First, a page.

148.Damian Lyons Lowe, Chief Executive of Survation, noted that the BPC’s rules on transparency meant that other polling organisations and experts could quickly check the ways in which a poll had been conducted and then “shoot it down” if it had been conducted inappropriately. He told us that it was therefore “a matter of professional reputation” to make sure that questions were framed neutrally. In his view: “Professional reputation is all that a company such as mine has. Where we make mistakes, or where a question has been misframed, it is easy for that to be subject to scrutiny. It is not good for business to be seen as a company that gets the campaign and exactly the result that it wants.” In his experience, he had found that when his company had had to “push back” on question wording, it was “unusual for that not to be taken on board.”151

149.Nonetheless, we were concerned that there were some issues with the methodological approaches used in policy issues polling.

Methodological approaches

150.One of the areas of concern about policy issues polling is the representativeness of the samples used for such polls. In particular, we were concerned that polling on social issues can sometimes rely on small samples which are then claimed, dubiously, to be representative of a wider group.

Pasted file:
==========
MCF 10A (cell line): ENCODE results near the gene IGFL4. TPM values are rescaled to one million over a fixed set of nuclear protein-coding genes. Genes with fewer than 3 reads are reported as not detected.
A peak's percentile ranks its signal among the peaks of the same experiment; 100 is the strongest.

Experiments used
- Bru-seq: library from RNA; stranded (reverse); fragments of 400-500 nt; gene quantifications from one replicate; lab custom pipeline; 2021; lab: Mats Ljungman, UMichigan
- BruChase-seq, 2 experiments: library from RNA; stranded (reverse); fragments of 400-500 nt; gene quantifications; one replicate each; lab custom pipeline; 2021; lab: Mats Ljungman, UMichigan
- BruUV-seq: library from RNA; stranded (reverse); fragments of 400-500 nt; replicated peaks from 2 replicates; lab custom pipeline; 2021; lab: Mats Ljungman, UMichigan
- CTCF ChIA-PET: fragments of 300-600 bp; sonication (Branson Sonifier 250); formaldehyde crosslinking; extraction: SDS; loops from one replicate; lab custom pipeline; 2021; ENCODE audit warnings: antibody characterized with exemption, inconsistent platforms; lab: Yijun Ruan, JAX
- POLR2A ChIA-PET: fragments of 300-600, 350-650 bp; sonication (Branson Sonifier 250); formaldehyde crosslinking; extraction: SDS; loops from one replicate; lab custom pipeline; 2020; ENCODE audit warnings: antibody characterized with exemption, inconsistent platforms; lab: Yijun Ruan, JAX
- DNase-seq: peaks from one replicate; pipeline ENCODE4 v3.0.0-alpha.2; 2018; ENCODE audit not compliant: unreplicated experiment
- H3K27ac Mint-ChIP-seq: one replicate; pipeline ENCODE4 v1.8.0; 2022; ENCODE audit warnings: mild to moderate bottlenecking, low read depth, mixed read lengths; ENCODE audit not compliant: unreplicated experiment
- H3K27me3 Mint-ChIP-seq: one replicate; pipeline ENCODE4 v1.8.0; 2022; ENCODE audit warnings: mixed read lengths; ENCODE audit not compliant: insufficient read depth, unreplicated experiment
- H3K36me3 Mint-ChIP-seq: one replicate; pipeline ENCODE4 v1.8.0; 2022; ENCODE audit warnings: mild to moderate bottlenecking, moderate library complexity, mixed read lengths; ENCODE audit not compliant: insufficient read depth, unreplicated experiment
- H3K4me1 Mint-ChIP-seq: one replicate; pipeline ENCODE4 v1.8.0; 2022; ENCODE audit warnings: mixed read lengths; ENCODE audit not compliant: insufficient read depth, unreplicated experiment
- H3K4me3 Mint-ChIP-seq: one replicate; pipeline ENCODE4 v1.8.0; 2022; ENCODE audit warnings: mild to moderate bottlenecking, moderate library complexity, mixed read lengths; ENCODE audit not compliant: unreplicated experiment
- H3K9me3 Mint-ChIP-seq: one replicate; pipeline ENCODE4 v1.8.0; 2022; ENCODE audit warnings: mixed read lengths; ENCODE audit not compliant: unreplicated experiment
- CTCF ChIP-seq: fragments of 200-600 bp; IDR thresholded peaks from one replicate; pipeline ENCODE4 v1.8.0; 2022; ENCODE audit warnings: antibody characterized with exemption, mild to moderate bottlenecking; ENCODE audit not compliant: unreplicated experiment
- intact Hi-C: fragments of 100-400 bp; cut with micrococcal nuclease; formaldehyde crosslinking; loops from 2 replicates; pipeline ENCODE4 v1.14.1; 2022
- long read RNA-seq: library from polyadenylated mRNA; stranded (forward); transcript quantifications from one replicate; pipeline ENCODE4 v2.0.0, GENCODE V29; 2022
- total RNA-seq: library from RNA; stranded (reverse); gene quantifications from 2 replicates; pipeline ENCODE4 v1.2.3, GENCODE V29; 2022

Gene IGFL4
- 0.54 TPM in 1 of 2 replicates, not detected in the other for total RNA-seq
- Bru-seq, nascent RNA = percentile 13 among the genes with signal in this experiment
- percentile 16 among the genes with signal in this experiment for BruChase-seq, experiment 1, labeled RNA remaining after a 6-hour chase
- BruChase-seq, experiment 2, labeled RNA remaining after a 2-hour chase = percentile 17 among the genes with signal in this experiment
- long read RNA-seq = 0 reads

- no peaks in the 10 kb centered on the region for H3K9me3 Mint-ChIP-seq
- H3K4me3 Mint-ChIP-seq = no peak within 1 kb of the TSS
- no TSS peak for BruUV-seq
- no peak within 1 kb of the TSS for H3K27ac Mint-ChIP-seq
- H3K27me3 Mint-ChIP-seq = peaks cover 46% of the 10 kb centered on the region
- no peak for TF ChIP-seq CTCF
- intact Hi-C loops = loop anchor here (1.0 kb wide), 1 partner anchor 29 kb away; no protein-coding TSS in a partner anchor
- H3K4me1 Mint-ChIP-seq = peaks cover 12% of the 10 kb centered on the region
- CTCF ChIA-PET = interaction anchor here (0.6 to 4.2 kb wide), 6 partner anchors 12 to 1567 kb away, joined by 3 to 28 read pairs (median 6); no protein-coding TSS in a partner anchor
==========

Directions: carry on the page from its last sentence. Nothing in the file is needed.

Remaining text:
151.A particular problem is where the overall sample is adequate, but the sizes of particular sub-sample groups are insufficient to allow any firm statistical conclusion to be drawn. For example, in 2005, a Faith Survey152 conducted by ICM Research for BBC News had 1,019 respondents. To report the findings of the survey, BBC News published an article with the headline “Britons ‘back Christian society’”.153 The article claimed that “31% of Jews said they knew nothing about their own faith,” and also that “Jews were the least likely to attend services—just over half said they never went to a synagogue.” These conclusions correspond to the data values in the survey, but considering that only five of the 1,019 respondents were Jewish, it could be argued that this was not a reliable sample size to help understand common Jewish beliefs and practice in society. Anthony Wells, of YouGov and UKPollingReport, highlighted this particular survey in an article for Full Fact where he warned about the dangers of misreporting. He said:

“Pay particular caution to national polls that claim to say something about the views of ethnic or religious minorities. In a standard GB poll the number of ethnic minority respondents are too small to provide any meaningful findings. It is possible that they have deliberately oversampled these groups to get meaningful findings, but there have been several instances where news articles have been based on the extremely small religious or ethnic subsamples in normal polls.”154